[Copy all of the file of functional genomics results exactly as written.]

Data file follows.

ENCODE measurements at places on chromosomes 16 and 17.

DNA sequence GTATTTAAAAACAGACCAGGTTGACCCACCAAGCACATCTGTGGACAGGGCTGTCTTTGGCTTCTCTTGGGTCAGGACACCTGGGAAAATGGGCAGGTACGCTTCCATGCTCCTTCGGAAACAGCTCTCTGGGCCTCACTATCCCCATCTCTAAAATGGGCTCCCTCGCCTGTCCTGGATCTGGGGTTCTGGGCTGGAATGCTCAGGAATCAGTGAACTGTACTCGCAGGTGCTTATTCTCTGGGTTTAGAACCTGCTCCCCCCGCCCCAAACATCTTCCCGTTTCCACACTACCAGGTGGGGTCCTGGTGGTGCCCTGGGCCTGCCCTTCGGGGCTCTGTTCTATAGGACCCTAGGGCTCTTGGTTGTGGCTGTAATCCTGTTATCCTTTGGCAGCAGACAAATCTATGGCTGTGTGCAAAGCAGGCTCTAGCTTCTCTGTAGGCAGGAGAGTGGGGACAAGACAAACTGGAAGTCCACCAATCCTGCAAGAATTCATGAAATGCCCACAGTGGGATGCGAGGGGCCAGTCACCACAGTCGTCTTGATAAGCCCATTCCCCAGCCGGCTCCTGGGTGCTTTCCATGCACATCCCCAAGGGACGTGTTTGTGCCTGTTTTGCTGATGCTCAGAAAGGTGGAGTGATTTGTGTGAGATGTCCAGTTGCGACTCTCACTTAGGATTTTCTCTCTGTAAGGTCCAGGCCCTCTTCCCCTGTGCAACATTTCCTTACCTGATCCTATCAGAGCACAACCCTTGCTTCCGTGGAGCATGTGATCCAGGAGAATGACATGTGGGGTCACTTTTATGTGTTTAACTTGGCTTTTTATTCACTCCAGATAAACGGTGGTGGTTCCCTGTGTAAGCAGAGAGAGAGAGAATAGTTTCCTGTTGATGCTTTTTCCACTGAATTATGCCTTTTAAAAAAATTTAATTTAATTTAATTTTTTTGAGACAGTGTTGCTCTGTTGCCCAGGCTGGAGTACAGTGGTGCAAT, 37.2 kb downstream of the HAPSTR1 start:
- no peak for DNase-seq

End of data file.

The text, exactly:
ENCODE measurements at places on chromosomes 16 and 17.

DNA sequence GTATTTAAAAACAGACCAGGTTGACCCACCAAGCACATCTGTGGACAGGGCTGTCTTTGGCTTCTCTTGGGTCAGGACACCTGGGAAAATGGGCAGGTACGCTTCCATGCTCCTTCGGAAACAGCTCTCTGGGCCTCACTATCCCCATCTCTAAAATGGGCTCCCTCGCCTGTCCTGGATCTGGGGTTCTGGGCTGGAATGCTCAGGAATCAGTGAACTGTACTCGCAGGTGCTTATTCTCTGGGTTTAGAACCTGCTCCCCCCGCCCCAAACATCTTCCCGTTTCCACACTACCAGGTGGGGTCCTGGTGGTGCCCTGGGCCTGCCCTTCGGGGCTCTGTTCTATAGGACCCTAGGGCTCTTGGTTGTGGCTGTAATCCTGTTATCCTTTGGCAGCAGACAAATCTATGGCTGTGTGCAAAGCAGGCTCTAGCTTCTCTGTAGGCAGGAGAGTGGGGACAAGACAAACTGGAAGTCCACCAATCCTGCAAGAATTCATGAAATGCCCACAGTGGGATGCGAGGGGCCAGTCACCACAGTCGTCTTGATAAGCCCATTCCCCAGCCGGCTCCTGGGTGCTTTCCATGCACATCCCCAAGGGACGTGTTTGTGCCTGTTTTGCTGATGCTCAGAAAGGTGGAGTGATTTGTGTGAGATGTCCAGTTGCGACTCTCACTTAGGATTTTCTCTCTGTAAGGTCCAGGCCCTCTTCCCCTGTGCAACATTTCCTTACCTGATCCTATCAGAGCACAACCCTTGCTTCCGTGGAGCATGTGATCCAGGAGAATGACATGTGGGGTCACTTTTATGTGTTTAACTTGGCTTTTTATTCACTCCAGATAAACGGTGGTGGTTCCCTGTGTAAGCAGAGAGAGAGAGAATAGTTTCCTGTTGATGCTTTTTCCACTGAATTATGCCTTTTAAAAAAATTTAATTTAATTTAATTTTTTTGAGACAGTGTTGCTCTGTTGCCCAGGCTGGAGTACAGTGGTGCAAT, 37.2 kb downstream of the HAPSTR1 start:
- no peak for DNase-seq